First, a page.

• <iframe src="https://www.npr.org/player/embed/612283249/612285662" width="100%" height="290" frameborder="0" scrolling="no" title="NPR embedded audio player">
George Kopp/Courtesy of the artist

Virginia Mayhew On Piano Jazz

Saxophonist, composer and bandleader Virginia Mayhew joins forces with Marian McPartland to perform "All the Things You Are" and "Body and Soul" on this 1998 episode of Piano Jazz.

Virginia Mayhew On Piano Jazz

  • <iframe src="https://www.npr.org/player/embed/610083723/610086310" width="100%" height="290" frameborder="0" scrolling="no" title="NPR embedded audio player">

Joanne Brackeen and Jason Moran at NPR's Studio One in Washington, D.C. Eric Lee/NPR hide caption

toggle caption Eric Lee/NPR

Jazz Giants Take The Stage At The NEA Jazz Masters Listening Party

WBGO and Jazz At Lincoln Center

Jason Moran sat down with the NEA Jazz Masters to talk about their careers and listen to music that played important roles in their lives.

Jazz Giants Take The Stage At The NEA Jazz Masters Listening Party

  • <iframe src="https://www.npr.org/player/embed/608093895/608239849" width="100%" height="290" frameborder="0" scrolling="no" title="NPR embedded audio player">

This 1988 episode of Piano Jazz features Brazilian pianist, composer, and vocalist Eliane Elias. Courtesy of the artist hide caption

toggle caption Courtesy of the artist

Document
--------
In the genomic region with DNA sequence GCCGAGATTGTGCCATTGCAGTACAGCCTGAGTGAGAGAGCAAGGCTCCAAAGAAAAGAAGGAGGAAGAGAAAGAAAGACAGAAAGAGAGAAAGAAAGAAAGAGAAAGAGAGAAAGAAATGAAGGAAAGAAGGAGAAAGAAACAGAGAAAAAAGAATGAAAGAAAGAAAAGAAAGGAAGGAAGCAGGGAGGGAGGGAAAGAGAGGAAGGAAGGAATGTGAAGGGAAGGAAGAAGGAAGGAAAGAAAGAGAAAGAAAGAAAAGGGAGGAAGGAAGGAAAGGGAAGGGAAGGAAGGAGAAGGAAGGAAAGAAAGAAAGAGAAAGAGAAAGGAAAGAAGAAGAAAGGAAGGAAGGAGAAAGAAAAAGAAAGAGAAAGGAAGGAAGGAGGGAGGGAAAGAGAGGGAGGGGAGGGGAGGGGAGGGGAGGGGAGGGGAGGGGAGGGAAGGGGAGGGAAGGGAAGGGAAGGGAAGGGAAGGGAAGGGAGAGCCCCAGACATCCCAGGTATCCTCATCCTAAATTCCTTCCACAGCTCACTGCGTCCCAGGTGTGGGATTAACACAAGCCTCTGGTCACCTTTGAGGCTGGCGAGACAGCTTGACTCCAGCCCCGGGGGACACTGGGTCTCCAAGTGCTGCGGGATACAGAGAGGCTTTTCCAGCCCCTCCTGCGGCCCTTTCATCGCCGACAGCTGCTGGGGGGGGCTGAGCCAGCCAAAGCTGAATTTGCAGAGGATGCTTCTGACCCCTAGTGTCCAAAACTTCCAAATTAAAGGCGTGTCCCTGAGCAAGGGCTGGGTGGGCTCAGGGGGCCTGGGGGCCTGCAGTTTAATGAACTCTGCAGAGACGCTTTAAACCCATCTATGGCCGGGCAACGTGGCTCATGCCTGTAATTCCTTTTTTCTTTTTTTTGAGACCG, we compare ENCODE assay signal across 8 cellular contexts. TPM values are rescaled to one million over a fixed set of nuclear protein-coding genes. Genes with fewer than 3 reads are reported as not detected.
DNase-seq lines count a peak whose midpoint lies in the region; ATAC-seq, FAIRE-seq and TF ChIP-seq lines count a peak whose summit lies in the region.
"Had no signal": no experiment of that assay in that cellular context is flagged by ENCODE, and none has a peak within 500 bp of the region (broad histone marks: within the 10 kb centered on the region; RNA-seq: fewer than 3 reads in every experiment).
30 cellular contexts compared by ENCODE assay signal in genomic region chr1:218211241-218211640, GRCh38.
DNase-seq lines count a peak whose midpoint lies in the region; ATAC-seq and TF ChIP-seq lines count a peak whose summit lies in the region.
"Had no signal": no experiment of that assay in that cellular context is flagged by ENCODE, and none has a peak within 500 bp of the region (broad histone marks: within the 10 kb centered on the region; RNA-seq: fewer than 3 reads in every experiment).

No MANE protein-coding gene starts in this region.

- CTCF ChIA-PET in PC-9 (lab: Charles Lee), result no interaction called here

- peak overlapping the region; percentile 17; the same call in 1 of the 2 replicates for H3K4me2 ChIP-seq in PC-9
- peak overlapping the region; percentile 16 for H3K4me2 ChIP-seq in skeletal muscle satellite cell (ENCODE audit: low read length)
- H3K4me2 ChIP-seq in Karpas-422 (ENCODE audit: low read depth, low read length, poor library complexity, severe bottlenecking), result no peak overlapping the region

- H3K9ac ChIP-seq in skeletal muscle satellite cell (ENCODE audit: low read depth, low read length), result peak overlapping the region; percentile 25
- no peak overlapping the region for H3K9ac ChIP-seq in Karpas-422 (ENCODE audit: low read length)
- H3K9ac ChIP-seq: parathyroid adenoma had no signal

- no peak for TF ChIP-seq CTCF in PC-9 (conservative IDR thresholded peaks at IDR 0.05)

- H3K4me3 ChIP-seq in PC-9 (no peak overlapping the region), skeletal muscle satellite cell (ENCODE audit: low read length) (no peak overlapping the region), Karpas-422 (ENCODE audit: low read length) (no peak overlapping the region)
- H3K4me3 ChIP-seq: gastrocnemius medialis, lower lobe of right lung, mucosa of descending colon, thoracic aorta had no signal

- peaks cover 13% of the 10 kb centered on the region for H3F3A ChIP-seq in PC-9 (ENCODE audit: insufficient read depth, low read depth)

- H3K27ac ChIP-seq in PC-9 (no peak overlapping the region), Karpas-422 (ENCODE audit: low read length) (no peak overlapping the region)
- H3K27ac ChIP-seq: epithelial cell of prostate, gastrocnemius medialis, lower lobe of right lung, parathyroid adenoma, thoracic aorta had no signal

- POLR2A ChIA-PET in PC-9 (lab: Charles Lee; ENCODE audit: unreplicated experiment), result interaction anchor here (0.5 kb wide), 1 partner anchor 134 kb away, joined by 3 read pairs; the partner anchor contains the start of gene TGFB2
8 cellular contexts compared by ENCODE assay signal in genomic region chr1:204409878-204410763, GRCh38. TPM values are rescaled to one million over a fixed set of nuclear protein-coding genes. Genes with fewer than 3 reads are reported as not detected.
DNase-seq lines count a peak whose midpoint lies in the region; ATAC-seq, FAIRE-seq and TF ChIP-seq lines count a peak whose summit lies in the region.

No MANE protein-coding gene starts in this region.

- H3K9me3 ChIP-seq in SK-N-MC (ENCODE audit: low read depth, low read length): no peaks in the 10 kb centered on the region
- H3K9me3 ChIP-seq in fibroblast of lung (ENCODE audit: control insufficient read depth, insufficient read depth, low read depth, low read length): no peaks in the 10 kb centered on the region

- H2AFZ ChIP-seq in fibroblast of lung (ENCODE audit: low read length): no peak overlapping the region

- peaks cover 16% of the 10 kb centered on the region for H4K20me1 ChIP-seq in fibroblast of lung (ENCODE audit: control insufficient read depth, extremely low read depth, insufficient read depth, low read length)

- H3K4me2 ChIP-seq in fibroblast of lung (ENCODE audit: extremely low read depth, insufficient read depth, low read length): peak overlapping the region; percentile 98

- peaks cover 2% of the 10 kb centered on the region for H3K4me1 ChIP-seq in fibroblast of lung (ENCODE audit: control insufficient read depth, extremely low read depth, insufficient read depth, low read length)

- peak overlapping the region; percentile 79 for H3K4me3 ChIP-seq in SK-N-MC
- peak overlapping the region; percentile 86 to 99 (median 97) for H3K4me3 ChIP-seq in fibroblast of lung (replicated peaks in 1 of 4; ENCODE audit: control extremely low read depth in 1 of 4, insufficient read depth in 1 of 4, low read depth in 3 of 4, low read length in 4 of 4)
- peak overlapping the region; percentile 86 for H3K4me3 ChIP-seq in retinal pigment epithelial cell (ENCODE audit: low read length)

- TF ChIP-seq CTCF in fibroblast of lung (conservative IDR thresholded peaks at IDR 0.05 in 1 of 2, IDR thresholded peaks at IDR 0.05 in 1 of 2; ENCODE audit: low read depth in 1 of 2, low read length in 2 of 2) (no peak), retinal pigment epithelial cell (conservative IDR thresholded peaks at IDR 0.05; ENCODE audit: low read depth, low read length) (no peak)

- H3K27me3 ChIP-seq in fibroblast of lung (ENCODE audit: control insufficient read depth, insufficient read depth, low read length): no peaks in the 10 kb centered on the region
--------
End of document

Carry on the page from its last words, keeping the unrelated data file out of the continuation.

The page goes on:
Eliane Elias On Piano Jazz

Brazilian pianist, composer, and vocalist Eliane Elias is a renowned artist in her home country and in the American jazz scene. Hear her first Piano Jazz performance from 1988.

Eliane Elias On Piano Jazz

  • <iframe src="https://www.npr.org/player/embed/607421826/607450646" width="100%" height="290" frameborder="0" scrolling="no" title="NPR embedded audio player">

Willie Pickens On Piano Jazz

Chicago jazz mainstay Willie Pickens died this past December at age 86. Revisit his performance with McPartland in this 1997 episode of Piano Jazz.

Willie Pickens On Piano Jazz

  • <iframe src="https://www.npr.org/player/embed/604342537/604343909" width="100%" height="290" frameborder="0" scrolling="no" title="NPR embedded audio player">

Cleo Brown on the cover of Here Comes Cleo. Courtesy of the artist hide caption

toggle caption Courtesy of the artist

Cleo Brown On Piano Jazz

Cleo Brown makes a rare appearance to perform her greatest hit, "Pinetop's Boogie-Woogie," and to recall the style's heyday in the 1930s.

Cleo Brown On Piano Jazz

  • <iframe src="https://www.npr.org/player/embed/602133644/602133663" width="100%" height="290" frameborder="0" scrolling="no" title="NPR embedded audio player">

The 2018 NEA Jazz Masters Tribute Concert

WBGO and Jazz At Lincoln Center

Dianne Reeves, Pat Metheny, Joanne Brackeen and Todd Barkan are recipients of the 2018 Jazz Masters award — the highest honor the U.S. gives to a jazz musician or advocate.

Gus Bennett, Jr./Courtesy of the artist

Nicholas Payton On Piano Jazz

The trumpet prodigy learned how to improv from fellow New Orleans native Wynton Marsalis. Payton was only in his 20s when he visited with McPartland for this 1998 episode.

Nicholas Payton On Piano Jazz

  • <iframe src="https://www.npr.org/player/embed/598825823/600192516" width="100%" height="290" frameborder="0" scrolling="no" title="NPR embedded audio player">

Cecil Taylor performs at Lincoln Center's Alice Tully Hall in 2002. Jack Vartoogian/Getty Images hide caption

toggle caption Jack Vartoogian/Getty Images

Cecil Taylor On Piano Jazz

Cecil Taylor encompasses a never-ending range of sound and emotion. Hear an archival session with Marian McPartland from 1994.

Cecil Taylor On Piano Jazz

  • <iframe src="https://www.npr.org/player/embed/600173531/600190821" width="100%" height="290" frameborder="0" scrolling="no" title="NPR embedded audio player">
Back To Top